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Old 06-18-2020, 04:04 AM   #1
jazzy_mood
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Interesting articles about RF exploits (AirHopper)


Just found this interesting article browsing the web: How Attackers Can Use Radio Signals and Mobile Phones to Steal Protected Data. Some extracts from the article:

Quote:
Computers housing the world's most sensitive data are usually "air-gapped" or isolated from the internet. They're also not connected to other systems that are internet-connected, and their Bluetooth feature is disabled, too. Sometimes, workers are not even allowed to bring mobile phones within range of the computers. All of this is done to keep important data out of the hands of remote hackers.

But these security measures may be futile in the face of a new technique researchers in Israel have developed for stealthily extracting sensitive data from isolated machines---using radio frequency signals and a mobile phone.
(...)
"With appropriate software, compatible radio signals can be produced by a compromised computer, utilizing the electromagnetic radiation associated with the video display adapter," the researchers write. "This combination, of a transmitter with a widely used mobile receiver, creates a potential covert channel that is not being monitored by ordinary security instrumentation."
(...)
[B]Although the distance for transmitting data from an infected computer to a mobile phone is limited---due to the limitations of the receiver in phones---attackers could use a stronger portable receiver, set up in a parking lot for example or installed on a drone flying overhead, to pick up data from greater distances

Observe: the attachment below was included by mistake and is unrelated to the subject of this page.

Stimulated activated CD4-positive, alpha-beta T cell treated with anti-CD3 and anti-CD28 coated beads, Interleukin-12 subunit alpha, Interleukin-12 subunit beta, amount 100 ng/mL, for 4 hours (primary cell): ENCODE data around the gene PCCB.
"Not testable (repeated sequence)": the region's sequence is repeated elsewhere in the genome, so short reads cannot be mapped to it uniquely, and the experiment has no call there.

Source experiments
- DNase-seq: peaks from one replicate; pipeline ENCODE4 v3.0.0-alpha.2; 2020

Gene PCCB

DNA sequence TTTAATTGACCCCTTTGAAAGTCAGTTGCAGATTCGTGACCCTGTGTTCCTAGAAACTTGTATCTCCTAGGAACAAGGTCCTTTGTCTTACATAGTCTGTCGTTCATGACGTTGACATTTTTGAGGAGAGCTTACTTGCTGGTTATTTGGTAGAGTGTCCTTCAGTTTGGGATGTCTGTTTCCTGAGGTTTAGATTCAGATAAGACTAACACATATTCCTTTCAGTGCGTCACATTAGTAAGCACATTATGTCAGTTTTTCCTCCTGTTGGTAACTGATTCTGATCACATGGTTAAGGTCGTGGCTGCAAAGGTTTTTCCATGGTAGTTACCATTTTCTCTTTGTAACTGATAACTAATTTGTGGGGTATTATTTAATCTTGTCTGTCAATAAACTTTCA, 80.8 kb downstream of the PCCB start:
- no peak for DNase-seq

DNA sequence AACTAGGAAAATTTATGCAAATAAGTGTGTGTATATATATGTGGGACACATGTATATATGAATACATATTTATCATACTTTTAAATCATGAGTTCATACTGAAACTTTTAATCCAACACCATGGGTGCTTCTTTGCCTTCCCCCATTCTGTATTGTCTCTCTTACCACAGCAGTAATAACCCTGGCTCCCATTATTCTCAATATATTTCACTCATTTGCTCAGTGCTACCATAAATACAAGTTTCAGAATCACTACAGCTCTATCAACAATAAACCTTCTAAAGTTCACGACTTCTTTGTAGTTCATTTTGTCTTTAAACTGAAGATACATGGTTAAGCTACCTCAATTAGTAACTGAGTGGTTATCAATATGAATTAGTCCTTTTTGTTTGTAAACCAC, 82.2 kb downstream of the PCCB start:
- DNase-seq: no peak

(The bold is mine).

This is anohter article (note that this is a serious research, not some random blog): https://ieeexplore.ieee.org/document/6999418

This is a video showing the way the attack works (the targeted machine is using Linux/Ubuntu, so the OS doesn't seem to matter much):

https://www.youtube.com/watch?v=2OzTWiGl1rM

So, it seems it isn't necessary to have direct physical access to a computer in order to crack it any longer.

Besides being an interesting topic, this raises some questions: in the hypothetical case a security agency is targeting a criminal, or a criminal with access to this type of technology is targeting someone for whatever reason, could any type of computer/laptop or CPU/graphics card be compromised? Is this restricted to some type of devices/CPUs/graphic cards?

(I hope I don't irritate nitpickers and trolls - please excuse me in advance if this is so. In any case, anyone who may be irritated by my questions about this topic has the option to just ignore my thread and move on).

By the way, this info is from 2014, so I guess this technology could be much more advanced by now.
 
Old 06-18-2020, 04:26 AM   #2
hazel
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You should do an LQ search on this. I'm pretty sure I remember an earlier thread on it, and not everyone believed it was possible.
 
Old 06-18-2020, 09:50 AM   #3
TB0ne
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Quote:
Originally Posted by hazel View Post
You should do an LQ search on this. I'm pretty sure I remember an earlier thread on it, and not everyone believed it was possible.